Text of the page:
He hung there staring casually at my chromy bike, my boots and jeans, my brown shirt and black baseball hat, my orange knapsack and surfer shades, the tilt of his head reflecting a remote wonder at why I needed all this parpaphernalia compared to his trim and time-tested fur coat, low unhatted brow, bright red face, unshaded auburn eyes, all you need for living a good life on no salary. The one trait we had fully in common was the lack of a tail, for some reason to do with shared evolutionary fashion.

He’d obviously been doing well in the forage department, his heft likely due in no small part to some of my missing Roma tomatoes. After I left for my office in the city he’d no doubt get back to work himself, visit my garden for a few fresh homegrowns, then climb into the trees and nibble on a variety of wild fruit and nuts, wash it all down with fresh sparkling mountain water like we can buy in the convenience store, before finding a nice tall breeze-rocked oak to take a nap in.

Just about then my full-time office appeal index fell below zero; but I’m nothing, if not human, so I broke off our little interspecies exchange, left him hanging there and rolled on down to catch the train. In his own way, I'll bet the monkey did the same.

As to the ultimate value of human intelligence, the jury’s still out.

Wednesday, October 05, 2005


In the 3-plus years I've been doing PLM so far, I've posted a lot of my photos in text and sidebar. I've now begun slowly compiling them into a publicly accessible file on Flickr (hence that untowardly throbbing badge over there on the left). But I have a problem with it that maybe one of you CSS experts out there can help me resolve. If I put the badge where I want it, i.e., below the regular Shiga Window photo, everything between it and the photo of me at the top disappears and the badge is where you see it now, but with all that should be above it no longer visible; any way to resolve this? Till resolution, I'll keep it where it is now so that all else remains visible and folks can access the photos if they so desire. Hope you enjoy them.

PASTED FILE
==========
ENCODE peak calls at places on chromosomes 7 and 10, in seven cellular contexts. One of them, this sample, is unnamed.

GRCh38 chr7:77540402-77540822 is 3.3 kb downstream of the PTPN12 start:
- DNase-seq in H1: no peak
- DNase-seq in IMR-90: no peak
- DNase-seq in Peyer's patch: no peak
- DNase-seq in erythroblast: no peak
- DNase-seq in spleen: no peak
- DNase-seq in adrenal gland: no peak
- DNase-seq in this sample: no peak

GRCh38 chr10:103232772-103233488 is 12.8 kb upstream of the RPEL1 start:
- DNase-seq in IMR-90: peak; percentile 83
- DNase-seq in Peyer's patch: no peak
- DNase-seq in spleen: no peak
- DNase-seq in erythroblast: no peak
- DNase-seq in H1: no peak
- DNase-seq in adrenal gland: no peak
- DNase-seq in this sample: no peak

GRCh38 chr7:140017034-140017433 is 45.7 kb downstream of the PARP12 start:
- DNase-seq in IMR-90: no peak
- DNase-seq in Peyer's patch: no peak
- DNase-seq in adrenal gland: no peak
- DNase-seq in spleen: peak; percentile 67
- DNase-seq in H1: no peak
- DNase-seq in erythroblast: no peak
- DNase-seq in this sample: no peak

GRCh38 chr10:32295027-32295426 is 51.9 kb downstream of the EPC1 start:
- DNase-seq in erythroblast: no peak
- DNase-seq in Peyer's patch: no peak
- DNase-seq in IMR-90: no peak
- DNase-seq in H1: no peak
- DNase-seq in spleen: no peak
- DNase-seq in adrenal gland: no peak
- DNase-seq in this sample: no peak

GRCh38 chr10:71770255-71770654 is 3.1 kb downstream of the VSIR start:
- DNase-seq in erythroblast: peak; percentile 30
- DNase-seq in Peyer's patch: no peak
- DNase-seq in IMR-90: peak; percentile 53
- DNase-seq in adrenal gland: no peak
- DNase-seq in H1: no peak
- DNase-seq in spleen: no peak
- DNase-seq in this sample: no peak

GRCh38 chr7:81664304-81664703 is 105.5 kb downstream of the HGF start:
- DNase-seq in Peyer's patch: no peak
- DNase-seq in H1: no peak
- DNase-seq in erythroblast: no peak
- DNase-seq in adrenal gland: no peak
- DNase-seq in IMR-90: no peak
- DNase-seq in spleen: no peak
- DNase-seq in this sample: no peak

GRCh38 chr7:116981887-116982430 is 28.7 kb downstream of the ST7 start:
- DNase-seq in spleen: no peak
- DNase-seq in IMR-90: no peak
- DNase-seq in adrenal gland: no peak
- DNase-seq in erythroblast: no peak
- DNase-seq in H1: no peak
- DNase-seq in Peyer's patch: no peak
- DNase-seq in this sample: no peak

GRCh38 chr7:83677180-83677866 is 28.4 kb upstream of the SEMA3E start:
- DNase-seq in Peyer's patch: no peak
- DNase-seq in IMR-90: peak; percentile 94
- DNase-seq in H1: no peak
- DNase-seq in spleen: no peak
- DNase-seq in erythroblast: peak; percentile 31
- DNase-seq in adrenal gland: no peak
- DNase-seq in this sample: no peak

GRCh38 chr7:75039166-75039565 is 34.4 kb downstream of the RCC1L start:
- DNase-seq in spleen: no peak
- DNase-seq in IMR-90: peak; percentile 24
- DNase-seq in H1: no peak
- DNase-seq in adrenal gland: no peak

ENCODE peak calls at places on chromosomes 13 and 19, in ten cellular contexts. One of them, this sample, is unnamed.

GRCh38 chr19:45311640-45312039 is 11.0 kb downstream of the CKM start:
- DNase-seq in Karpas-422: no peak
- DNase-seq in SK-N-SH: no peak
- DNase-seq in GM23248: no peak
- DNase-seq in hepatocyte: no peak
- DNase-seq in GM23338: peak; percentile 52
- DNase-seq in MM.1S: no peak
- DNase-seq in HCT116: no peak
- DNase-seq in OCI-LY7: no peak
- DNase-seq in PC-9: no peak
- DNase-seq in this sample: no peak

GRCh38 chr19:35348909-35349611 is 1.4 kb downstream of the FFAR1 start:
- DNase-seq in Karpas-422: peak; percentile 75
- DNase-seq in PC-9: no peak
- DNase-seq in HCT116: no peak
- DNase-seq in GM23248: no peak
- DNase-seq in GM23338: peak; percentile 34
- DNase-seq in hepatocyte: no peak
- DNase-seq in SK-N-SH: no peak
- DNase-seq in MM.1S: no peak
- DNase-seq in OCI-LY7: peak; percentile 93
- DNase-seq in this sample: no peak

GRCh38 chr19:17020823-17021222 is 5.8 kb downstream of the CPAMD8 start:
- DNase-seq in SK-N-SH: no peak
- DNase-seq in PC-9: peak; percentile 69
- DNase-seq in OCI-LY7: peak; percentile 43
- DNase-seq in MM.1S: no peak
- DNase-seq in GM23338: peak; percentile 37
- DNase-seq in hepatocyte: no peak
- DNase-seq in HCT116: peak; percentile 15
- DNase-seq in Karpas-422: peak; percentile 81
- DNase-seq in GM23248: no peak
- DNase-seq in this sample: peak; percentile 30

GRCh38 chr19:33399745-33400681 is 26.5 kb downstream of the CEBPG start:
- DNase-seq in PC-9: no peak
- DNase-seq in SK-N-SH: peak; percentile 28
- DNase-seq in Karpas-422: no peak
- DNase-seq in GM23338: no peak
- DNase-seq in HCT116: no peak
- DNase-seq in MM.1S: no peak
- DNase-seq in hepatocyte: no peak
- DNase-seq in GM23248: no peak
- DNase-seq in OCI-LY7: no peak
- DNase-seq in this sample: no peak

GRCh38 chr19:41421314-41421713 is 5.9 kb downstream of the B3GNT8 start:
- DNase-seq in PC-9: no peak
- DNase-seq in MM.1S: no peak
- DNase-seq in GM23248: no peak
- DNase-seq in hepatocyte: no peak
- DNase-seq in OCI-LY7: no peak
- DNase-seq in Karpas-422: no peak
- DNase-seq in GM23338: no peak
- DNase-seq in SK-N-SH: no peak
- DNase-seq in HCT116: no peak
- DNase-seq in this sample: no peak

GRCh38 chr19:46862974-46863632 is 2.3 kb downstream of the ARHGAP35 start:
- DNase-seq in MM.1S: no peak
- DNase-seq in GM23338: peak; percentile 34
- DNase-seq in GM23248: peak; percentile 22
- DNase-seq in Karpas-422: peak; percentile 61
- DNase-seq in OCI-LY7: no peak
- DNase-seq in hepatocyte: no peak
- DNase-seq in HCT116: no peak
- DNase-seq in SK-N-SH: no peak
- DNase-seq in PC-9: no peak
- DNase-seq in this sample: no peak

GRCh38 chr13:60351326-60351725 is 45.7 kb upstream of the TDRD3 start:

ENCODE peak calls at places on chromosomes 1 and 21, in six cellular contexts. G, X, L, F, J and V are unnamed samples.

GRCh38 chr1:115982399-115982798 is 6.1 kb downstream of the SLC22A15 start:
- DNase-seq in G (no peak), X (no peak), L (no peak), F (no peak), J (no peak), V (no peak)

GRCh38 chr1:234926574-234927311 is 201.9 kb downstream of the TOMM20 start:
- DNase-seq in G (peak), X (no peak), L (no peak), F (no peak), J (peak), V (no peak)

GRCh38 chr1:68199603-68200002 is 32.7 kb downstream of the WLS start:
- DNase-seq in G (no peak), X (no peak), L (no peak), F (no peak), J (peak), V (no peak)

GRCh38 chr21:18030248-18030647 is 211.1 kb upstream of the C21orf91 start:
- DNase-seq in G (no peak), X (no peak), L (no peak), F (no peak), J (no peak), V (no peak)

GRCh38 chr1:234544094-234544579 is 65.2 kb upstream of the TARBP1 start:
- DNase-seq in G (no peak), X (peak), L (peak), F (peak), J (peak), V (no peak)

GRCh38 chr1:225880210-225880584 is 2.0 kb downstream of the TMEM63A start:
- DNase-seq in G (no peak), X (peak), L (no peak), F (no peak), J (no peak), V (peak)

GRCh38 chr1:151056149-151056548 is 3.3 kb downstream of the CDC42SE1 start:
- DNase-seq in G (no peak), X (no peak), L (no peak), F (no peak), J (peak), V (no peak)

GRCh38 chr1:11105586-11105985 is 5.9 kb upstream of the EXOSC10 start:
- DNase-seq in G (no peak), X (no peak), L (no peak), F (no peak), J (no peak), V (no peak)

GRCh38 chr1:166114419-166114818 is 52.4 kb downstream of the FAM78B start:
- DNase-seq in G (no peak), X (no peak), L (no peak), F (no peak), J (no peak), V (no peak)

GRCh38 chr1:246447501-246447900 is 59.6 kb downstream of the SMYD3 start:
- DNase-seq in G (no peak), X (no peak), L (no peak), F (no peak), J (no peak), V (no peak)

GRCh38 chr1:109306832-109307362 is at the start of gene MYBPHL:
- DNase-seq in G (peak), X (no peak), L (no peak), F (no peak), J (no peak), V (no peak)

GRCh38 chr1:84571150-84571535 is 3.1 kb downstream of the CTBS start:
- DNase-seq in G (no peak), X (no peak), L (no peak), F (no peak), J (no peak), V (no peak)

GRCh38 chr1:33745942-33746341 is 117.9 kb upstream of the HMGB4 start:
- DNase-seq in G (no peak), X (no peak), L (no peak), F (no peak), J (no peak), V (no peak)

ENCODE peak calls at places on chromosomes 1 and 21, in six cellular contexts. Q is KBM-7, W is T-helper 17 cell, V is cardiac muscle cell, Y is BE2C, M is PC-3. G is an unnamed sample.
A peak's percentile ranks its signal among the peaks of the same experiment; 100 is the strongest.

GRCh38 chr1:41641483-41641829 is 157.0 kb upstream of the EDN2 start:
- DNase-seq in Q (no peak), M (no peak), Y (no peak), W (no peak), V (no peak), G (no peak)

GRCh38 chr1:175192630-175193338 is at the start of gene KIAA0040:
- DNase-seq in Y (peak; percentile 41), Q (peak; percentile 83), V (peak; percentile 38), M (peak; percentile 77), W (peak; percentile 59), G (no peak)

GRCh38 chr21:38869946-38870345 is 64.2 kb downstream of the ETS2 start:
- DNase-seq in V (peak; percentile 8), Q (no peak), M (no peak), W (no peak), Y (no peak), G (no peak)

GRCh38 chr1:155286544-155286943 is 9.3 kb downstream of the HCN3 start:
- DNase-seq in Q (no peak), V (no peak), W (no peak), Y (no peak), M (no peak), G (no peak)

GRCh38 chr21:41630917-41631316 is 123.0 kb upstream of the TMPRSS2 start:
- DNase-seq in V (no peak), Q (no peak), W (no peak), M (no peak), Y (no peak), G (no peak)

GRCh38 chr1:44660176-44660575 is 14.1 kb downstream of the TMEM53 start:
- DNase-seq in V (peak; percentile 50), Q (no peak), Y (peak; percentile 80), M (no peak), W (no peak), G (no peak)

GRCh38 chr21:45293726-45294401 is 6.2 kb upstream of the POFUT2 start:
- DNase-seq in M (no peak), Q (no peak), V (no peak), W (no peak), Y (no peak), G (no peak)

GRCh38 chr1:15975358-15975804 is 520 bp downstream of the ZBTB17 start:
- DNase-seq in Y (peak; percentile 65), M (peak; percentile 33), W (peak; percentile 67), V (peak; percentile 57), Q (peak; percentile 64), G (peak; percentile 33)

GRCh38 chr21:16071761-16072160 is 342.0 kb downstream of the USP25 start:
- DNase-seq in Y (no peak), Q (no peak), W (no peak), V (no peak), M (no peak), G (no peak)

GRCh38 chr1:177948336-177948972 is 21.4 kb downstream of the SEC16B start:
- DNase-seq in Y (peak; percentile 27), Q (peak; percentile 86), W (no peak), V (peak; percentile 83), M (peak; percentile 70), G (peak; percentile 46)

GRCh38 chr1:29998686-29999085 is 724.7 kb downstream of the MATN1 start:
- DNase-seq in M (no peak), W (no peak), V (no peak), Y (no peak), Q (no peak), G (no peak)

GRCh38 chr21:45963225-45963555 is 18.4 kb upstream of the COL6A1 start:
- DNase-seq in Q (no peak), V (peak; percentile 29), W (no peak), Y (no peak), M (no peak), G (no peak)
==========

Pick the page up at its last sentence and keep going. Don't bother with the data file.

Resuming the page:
Tuesday, October 04, 2005



Monday, October 03, 2005


Early this morning Echo and I went down to the village rice polisher to polish 30kg of organic rice from Moriyama to send to Kasumi (Kaya and M&M go through rice like sumo wrestlers). When we got there a rice farmer was just opening the shed and was about to polish some of his own rice, but graciously allowed us to go first. As we were chatting, another farmer came to polish his rice, then another. Even at that hour the rice polisher was action central, all the rice having just been harvested.

At any rate, we finally got started, pouring the rice into the hopper, setting the polisher for pretty fairly darkly brown rice, making sure to catch the bran for use on the garden. As we and the farmers then stood there tweaking the polisher and waiting, Echo happened to mention that we were polishing completely organic rice from Moriyama, which was sort of like bringing out a handful of Hope diamonds at a gem convention.

All the farmers, multi-generation rice experts to a man, clustered up to the machine to eye the rice, grab a handful of grains from the hopper and take it out into the sun, where, under the farmer’s light they shifted and turned the grains in their brown farmerhands, eying the kernels as if they were holding handfuls of diamondseed, talking to and among themselves, looking for something, then saying to us that if this is organic, where are the signs of insects? There are always signs of insects with organic rice, but there are no signs of insects in this rice, are you sure it's organic? They showed us handfuls of their own rice, as if we too were experts.